6. Contrary to popular belief, dietary cholesterol is NOT linked to blood cholesterol. Eggs are a great source of readily available protein and important saturated fats. You can eat any eggs you find. All of them. Scrambled eggs are no bad idea by the way. Mix in some chopped onions and some vegetables, and you can easily increase the fiber and nutrient content of your diet without even noticing. :-)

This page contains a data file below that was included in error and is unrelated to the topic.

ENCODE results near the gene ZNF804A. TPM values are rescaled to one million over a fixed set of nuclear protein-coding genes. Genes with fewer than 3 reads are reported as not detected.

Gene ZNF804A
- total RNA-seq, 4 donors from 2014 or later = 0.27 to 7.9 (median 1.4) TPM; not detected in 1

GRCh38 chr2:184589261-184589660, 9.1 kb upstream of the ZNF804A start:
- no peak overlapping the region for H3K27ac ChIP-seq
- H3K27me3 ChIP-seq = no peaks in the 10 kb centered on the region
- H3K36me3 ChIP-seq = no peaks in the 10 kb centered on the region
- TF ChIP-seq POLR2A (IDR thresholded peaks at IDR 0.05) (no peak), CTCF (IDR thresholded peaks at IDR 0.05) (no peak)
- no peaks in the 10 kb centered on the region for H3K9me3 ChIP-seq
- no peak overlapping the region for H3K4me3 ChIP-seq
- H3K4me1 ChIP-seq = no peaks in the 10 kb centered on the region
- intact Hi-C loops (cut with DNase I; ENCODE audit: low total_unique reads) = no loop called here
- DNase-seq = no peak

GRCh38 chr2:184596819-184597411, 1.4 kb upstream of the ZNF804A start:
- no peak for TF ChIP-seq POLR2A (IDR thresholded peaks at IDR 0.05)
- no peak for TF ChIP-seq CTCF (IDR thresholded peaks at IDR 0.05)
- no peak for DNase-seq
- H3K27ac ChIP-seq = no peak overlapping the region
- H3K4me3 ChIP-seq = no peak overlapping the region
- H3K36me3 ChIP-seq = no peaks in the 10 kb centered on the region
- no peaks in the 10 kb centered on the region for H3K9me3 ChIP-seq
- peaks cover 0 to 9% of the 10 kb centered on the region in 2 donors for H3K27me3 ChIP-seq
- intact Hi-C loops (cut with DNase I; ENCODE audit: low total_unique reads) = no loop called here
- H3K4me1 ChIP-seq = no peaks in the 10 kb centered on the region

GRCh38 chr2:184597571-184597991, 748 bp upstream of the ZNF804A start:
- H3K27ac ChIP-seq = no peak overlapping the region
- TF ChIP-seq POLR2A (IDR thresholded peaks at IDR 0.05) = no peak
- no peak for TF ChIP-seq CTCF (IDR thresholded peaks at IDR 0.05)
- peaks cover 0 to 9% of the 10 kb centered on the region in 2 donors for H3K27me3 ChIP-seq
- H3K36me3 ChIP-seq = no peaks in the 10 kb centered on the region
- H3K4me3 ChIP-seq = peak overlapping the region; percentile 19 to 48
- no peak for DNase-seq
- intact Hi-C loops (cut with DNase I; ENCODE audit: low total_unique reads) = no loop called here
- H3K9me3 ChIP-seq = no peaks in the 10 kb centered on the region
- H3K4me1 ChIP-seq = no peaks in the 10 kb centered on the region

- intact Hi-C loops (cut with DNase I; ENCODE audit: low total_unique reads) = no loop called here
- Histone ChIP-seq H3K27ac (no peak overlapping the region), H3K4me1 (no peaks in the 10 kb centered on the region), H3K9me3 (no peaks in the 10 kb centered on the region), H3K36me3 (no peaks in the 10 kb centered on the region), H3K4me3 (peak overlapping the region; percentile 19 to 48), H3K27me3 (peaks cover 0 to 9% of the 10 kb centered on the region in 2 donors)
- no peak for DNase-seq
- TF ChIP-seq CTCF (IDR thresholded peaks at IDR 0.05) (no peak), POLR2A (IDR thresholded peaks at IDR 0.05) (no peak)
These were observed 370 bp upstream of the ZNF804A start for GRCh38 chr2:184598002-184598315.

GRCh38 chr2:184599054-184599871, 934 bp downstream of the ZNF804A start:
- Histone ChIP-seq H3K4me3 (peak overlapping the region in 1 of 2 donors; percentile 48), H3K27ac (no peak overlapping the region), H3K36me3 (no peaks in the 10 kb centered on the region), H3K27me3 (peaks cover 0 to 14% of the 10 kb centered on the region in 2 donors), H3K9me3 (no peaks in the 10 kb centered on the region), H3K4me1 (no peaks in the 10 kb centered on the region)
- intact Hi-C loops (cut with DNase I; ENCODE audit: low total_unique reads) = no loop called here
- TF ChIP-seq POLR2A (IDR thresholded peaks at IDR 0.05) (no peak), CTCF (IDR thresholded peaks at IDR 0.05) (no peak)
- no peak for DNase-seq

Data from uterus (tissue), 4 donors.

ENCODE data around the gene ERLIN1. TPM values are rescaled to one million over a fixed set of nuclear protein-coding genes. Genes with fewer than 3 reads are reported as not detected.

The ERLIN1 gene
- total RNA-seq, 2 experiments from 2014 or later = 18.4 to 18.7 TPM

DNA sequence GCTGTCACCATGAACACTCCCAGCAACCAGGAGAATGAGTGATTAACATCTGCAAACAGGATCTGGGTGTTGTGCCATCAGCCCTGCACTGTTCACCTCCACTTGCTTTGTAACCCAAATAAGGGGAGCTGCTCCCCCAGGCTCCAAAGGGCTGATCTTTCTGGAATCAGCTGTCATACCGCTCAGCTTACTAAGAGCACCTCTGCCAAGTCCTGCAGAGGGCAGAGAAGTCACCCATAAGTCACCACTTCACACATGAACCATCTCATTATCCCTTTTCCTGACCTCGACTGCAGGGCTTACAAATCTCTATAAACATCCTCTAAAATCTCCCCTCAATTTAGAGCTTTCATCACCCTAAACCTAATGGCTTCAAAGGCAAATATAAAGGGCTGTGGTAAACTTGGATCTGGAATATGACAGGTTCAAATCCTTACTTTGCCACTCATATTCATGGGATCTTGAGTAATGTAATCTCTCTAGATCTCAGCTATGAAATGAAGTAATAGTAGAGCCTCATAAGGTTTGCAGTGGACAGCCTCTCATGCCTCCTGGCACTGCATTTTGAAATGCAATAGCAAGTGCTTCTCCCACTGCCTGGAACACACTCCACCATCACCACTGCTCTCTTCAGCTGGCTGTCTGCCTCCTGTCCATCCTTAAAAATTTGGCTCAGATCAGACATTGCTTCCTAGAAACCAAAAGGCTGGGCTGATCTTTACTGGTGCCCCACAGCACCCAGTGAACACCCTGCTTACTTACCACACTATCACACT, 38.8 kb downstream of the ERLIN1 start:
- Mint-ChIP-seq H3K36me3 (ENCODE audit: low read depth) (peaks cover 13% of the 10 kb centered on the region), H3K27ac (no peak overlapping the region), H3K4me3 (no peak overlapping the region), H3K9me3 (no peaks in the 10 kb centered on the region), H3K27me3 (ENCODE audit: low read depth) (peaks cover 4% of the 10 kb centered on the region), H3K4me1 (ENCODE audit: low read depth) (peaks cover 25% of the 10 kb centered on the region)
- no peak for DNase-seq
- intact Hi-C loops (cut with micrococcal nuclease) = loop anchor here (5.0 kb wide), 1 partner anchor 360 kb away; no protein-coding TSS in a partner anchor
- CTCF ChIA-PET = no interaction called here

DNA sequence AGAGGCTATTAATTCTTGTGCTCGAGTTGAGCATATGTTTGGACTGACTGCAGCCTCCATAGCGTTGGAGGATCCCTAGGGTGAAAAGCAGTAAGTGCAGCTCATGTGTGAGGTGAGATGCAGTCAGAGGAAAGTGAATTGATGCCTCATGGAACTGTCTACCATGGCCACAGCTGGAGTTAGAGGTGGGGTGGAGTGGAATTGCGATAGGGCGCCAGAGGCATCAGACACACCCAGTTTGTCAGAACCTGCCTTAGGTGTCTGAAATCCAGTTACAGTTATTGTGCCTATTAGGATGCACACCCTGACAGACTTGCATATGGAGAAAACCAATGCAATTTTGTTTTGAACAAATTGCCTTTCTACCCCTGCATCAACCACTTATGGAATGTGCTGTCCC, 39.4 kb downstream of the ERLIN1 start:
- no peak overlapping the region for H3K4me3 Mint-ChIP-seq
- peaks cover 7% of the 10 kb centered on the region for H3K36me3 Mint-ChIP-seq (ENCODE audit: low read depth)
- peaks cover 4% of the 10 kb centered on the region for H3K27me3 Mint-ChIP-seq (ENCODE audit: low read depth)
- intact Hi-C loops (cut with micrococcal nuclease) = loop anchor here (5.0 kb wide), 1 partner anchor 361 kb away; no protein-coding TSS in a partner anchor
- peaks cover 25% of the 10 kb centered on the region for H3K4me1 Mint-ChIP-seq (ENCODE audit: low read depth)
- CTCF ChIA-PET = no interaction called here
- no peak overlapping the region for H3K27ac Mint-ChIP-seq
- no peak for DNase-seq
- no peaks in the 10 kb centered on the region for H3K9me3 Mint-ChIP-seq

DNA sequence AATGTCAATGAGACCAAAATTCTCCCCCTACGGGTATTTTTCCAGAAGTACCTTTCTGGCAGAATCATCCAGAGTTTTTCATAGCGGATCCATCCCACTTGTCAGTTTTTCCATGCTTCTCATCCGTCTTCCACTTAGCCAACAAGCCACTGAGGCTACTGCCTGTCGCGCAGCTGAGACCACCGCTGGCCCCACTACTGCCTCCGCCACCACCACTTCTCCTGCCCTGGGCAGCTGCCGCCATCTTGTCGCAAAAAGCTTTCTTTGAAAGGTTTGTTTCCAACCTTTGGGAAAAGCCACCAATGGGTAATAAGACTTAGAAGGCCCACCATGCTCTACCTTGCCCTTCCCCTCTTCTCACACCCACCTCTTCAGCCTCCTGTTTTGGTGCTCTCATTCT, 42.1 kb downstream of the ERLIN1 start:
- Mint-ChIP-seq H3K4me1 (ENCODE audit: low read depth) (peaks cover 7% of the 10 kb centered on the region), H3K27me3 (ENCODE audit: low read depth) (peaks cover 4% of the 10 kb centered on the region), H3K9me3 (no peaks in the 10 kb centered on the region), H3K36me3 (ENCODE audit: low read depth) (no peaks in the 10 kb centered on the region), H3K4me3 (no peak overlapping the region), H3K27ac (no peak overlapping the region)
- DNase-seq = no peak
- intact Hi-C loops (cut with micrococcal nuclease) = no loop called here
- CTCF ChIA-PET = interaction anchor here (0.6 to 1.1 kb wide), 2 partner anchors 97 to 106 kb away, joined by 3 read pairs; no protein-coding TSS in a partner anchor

7. Regarding coffee: coffee is not coffee. I drink A LOT of coffee, but there are some that I cannot stand. Basically, there are two kinds of coffee plants, robusta and arabica. Robusta has more caffeine, but also more acid; it has a certain "in your face"-character. As the name says... robust. The other variety, arabica, has less coffein, much less acid, and a more complex and nuanced taste. Robusta is the more common variety and a lot cheaper. The second thing to be aware of is the roast. There are two variables: time and temperature. A low temperature, long term light roast brings a very digestible, smooth coffe - even resembling tea a bit... A darker (hotter) long-term-roast will increase complexity and bring i malt and roast aromes (maillard reaction, remember?). A very dark roast will overemphasize roast aromes. And then, of course, there is the possibility to go nuts with temperature and keep roast times very short. That is what manufacturers do for the mass market - you need less energy total and have a higher turnover, so it's way cheaper. Now, take robusta beans with a very high-temperature/short-time roast, and stomach pain is guaranteed. This coffee will make you awake, but neither will it taste nor will your stomach like it. Take a nice arabica, grown in the Andes, and carefully long-time roasted by a skilled craftsman... that is something entirely different. My wife, too, always said she did not like the taste of coffee nor could she drink it without stomach pain. That was before I showed her good coffee.